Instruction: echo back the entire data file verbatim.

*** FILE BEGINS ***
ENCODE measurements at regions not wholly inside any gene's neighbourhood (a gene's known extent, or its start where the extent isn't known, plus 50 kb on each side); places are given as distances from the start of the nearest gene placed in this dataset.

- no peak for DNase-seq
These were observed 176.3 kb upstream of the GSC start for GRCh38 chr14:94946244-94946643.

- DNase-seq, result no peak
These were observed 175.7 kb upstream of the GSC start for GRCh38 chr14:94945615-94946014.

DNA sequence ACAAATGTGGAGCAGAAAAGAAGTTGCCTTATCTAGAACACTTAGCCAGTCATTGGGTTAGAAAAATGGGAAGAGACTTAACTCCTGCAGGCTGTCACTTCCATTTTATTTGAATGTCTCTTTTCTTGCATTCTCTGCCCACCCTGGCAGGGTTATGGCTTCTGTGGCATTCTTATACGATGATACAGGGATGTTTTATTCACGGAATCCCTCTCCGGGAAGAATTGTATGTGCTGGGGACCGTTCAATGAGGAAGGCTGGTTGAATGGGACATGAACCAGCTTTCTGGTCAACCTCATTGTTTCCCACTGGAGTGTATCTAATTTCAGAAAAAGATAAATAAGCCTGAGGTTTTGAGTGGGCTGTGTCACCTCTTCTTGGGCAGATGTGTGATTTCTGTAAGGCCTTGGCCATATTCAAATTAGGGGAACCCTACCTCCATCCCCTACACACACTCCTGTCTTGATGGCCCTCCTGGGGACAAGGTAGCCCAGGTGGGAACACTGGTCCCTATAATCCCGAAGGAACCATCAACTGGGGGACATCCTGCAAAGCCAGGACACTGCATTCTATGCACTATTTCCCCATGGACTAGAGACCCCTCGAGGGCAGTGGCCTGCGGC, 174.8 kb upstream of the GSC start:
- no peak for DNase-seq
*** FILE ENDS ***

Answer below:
ENCODE measurements at regions not wholly inside any gene's neighbourhood (a gene's known extent, or its start where the extent isn't known, plus 50 kb on each side); places are given as distances from the start of the nearest gene placed in this dataset.

- no peak for DNase-seq
These were observed 176.3 kb upstream of the GSC start for GRCh38 chr14:94946244-94946643.

- DNase-seq, result no peak
These were observed 175.7 kb upstream of the GSC start for GRCh38 chr14:94945615-94946014.

DNA sequence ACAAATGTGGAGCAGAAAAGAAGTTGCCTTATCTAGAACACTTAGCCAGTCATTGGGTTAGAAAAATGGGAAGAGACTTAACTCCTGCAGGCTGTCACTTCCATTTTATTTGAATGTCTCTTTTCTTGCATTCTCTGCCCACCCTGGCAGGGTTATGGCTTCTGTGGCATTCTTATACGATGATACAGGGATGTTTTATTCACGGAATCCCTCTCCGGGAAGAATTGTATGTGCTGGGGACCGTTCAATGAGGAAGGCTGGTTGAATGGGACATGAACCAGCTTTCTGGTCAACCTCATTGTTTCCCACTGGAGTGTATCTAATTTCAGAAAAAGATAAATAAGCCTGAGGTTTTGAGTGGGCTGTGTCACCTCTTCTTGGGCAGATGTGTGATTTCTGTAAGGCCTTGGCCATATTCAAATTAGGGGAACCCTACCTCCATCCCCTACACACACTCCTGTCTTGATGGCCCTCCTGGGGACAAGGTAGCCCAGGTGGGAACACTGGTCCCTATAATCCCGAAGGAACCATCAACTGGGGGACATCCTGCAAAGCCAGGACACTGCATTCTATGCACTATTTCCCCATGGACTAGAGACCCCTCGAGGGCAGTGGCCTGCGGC, 174.8 kb upstream of the GSC start:
- no peak for DNase-seq